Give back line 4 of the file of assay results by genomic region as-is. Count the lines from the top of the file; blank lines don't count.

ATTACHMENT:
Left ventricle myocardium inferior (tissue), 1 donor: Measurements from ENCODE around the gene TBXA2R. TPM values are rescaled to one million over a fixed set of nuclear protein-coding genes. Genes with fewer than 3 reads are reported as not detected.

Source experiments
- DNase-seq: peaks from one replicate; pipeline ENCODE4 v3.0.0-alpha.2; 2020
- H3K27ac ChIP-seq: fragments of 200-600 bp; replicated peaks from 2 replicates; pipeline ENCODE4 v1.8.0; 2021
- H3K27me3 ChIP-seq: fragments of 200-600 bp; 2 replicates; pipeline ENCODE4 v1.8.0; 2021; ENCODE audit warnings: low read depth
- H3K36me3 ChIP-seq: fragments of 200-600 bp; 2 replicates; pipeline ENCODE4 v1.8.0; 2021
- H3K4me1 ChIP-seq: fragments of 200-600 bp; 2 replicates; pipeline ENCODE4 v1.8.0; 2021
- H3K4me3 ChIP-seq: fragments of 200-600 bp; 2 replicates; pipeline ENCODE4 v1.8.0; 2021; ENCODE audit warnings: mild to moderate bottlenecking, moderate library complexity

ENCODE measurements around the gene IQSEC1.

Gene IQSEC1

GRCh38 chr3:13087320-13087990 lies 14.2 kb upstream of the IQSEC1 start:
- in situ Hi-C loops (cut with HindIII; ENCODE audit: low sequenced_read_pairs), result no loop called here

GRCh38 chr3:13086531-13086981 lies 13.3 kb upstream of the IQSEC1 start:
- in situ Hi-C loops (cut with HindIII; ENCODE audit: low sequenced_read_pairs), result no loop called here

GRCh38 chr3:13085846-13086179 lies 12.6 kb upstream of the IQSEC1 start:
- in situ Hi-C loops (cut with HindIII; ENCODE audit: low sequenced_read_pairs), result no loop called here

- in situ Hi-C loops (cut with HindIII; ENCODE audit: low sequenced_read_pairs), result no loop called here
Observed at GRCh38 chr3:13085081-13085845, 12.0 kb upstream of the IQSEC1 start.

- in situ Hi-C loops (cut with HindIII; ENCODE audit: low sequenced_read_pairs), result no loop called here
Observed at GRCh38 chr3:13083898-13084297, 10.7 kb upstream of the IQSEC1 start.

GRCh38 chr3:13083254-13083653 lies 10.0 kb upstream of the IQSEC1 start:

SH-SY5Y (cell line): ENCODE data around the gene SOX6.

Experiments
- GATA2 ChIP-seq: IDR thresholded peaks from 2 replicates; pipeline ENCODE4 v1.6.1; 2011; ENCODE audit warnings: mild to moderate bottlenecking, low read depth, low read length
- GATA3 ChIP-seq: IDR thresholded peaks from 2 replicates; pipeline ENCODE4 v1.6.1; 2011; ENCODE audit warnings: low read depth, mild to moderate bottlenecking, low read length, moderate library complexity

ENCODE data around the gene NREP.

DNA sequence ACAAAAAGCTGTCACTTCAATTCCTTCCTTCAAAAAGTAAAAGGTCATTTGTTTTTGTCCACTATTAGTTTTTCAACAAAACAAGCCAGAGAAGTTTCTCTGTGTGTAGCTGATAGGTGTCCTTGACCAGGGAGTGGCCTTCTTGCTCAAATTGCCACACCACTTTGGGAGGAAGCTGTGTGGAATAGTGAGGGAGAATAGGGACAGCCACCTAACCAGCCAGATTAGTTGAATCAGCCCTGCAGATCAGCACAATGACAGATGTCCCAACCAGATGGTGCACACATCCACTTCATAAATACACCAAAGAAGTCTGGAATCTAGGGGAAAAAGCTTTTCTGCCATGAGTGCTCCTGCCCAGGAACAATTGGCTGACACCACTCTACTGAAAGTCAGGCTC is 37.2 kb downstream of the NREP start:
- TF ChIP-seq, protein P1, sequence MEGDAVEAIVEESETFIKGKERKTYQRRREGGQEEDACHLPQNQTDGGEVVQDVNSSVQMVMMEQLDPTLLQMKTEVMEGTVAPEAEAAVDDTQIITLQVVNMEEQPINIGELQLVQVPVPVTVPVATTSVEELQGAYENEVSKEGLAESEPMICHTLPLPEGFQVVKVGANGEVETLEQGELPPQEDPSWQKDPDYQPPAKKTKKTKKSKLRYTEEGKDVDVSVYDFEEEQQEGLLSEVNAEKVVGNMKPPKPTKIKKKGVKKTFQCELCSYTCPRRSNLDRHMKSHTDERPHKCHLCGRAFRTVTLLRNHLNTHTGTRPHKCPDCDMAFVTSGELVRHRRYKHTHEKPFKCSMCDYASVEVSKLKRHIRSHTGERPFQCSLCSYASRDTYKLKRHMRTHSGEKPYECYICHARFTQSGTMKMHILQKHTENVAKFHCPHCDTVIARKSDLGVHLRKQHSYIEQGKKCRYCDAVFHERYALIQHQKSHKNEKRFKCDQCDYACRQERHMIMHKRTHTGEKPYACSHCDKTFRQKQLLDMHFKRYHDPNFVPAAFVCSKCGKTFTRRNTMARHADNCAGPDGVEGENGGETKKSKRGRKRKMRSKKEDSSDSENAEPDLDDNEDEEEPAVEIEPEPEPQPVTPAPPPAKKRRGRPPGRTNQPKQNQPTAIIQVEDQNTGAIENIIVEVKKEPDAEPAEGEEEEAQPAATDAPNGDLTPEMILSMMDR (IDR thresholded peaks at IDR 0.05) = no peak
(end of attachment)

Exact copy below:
- H3K27ac ChIP-seq: fragments of 200-600 bp; replicated peaks from 2 replicates; pipeline ENCODE4 v1.8.0; 2021